- Aust Prescr 1998;21:49-55
- 1 April 1998
- DOI: 10.18773/austprescr.1998.045
Some of the views expressed in the following notes on newly approved products should be regarded as preliminary, as there may have been limited published data at the time of publication, and little experience in Australia of their safety or efficacy. However, the Editorial Executive Committee believes that comments made in good faith at an early stage may still be of value. Before new drugs are prescribed, the Committee believes it is important that more detailed information is obtained from the manufacturer's approved product information, a drug information centre or some other appropriate source.
250 mg tablets
50 mg/g oral powder
Indication: HIV infection
Drugs for HIV infection tend to reach the market more rapidly than previously. Nelfinavir is the latest to be approved on the basis of its effects on surrogate end-points. Like the other protease inhibitors (indinavir, ritonavir and saquinavir1), nelfinavir should only be used in combination with other treatments. (Combination helps to reduce the risks of the virus becoming resistant.)
The tablets should be taken with a meal as this will at least double the plasma concentration. Children (over 2 years old) who cannot swallow tablets can mix the oral powder with a small amount of food or fluid. The drug has a half-life of 3-5 hours with most of the dose being metabolised. This metabolism involves many isoforms of cytochrome P450.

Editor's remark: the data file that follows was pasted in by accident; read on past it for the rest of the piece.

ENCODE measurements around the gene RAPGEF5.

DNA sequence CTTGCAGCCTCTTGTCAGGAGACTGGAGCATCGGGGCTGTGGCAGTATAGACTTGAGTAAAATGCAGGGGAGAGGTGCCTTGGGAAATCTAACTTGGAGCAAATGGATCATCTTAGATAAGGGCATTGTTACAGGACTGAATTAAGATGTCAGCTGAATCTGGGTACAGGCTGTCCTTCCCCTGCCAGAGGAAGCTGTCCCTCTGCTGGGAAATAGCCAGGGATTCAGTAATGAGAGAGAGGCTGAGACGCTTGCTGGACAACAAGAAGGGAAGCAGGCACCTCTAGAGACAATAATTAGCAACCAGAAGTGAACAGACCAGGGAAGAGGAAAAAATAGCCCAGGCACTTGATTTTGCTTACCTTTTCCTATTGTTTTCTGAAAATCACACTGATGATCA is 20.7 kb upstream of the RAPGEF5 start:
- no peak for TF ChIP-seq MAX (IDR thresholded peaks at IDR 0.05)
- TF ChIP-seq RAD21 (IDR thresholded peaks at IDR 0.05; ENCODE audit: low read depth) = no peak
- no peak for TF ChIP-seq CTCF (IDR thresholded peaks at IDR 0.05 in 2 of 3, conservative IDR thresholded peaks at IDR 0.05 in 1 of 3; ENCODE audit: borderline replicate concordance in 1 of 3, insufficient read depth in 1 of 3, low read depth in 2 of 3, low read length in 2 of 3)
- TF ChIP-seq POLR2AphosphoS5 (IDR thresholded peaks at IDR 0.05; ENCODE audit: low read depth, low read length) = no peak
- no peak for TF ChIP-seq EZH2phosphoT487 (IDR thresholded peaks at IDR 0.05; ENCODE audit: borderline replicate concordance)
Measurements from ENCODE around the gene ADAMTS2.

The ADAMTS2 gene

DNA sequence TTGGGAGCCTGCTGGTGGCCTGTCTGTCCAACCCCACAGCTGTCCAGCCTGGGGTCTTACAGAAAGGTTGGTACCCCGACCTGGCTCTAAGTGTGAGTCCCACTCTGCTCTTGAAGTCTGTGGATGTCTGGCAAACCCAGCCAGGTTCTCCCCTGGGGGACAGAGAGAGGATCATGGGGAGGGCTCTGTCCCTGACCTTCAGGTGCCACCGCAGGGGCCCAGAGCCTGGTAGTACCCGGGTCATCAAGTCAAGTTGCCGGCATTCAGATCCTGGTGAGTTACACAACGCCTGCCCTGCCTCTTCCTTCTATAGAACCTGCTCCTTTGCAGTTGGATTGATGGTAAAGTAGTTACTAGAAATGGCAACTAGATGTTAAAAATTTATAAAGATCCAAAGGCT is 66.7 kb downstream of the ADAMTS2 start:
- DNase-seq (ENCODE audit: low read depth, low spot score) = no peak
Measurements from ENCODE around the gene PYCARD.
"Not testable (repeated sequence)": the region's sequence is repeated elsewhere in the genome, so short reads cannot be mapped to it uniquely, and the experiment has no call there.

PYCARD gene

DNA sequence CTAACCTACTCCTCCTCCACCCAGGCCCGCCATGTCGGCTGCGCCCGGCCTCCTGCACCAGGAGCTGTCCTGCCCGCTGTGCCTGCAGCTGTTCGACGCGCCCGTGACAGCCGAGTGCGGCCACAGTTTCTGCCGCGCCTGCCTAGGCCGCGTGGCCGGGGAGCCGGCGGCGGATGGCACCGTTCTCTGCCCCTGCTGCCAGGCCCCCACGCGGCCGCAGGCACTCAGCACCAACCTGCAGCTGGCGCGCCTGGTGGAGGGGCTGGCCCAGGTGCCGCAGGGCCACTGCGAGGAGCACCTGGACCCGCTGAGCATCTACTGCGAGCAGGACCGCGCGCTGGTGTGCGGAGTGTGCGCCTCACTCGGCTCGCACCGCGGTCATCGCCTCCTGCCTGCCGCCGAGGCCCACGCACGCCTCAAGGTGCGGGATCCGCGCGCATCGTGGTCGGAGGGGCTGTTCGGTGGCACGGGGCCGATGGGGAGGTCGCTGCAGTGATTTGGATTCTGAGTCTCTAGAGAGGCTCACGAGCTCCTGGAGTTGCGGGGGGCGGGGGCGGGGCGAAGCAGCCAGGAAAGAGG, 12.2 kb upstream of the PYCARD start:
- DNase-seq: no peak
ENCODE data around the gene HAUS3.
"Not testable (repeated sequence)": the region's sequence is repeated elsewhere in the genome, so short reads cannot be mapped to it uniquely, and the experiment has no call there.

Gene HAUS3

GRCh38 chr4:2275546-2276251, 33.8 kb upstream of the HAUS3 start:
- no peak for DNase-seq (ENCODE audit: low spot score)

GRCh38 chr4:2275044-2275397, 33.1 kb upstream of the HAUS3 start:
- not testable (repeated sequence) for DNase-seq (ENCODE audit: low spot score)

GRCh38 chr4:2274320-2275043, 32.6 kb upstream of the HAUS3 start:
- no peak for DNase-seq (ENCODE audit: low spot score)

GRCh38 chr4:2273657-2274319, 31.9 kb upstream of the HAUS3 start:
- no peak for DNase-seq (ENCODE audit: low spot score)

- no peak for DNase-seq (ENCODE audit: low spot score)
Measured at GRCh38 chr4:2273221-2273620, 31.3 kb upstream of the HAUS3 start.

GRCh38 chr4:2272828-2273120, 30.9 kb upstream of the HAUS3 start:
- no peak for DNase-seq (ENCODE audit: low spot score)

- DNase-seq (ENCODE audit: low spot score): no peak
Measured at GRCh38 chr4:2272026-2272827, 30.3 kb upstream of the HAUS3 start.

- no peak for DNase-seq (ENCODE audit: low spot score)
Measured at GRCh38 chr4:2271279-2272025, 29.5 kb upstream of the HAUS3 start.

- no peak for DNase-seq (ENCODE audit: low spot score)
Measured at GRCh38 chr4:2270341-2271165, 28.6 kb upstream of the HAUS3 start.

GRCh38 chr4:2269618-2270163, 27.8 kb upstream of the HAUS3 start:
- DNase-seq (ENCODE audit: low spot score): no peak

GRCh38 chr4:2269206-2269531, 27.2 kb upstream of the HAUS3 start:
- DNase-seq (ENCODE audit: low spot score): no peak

In view of potential interactions, nelfinavir should not be given with astemizole, terfenadine, cisapride, midazolam, triazolam, ergot derivatives or rifampicin. Other drugs which interact include oral contraceptives, phenytoin, carbamazepine and rifabutin. There may be other possible interactions due to the potential ability of nelfinavir to inhibit hepatic enzymes. For example, fluvoxamine and fluoxetine have the potential to inhibit cytochrome P450 3A4. Alprazolam is also metabolised by this isoenzyme.
Inhibition of HIV protease prevents the production of mature virus. This results in a fall in viral RNA concentrations. These concentrations can be used to follow the activity of the disease. One study compared zidovudine and lamivudine alone and in combination with nelfinavir. The decrease in viral RNA was significantly greater in the patients who took all 3 drugs. They also had a significantly larger increase in CD4 lymphocytes.
Another study compared stavudine (a nucleoside analogue) and nelfinavir with stavudine alone. Again, the combination therapy had a significantly better effect on the surrogate markers.
Over 1500 patients were involved in the trials of nelfinavir. Diarrhoea was the main adverse reaction they experienced. Patients may also complain of headache, abdominal pain or asthenia. As safety data are limited, the relationship of some adverse events to the drug is unclear. Serious adverse events have included pancreatitis, altered liver function, anaemia, leucopenia, thrombocytopenia and, in patients with haemophilia, an increased bleeding tendency. Some patients develop hyperglycaemia and may require insulin or oral hypoglycaemic drugs.
The marketing approval is based on studies lasting up to24 weeks so there are no long-term clinical outcomes. The pattern of resistance to nelfinavir may differ from those of the other protease inhibitors. More studies are needed to find out if nelfinavir should be used when other protease inhibitors fail or if it should be used first.